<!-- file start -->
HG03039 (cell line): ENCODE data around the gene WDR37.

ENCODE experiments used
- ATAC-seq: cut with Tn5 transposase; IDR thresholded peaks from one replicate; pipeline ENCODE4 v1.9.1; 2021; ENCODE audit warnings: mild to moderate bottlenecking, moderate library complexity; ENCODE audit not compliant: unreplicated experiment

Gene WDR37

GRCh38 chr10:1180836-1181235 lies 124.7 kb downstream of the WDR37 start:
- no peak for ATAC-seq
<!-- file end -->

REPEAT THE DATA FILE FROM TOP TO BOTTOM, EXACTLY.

HG03039 (cell line): ENCODE data around the gene WDR37.

ENCODE experiments used
- ATAC-seq: cut with Tn5 transposase; IDR thresholded peaks from one replicate; pipeline ENCODE4 v1.9.1; 2021; ENCODE audit warnings: mild to moderate bottlenecking, moderate library complexity; ENCODE audit not compliant: unreplicated experiment

Gene WDR37

GRCh38 chr10:1180836-1181235 lies 124.7 kb downstream of the WDR37 start:
- no peak for ATAC-seq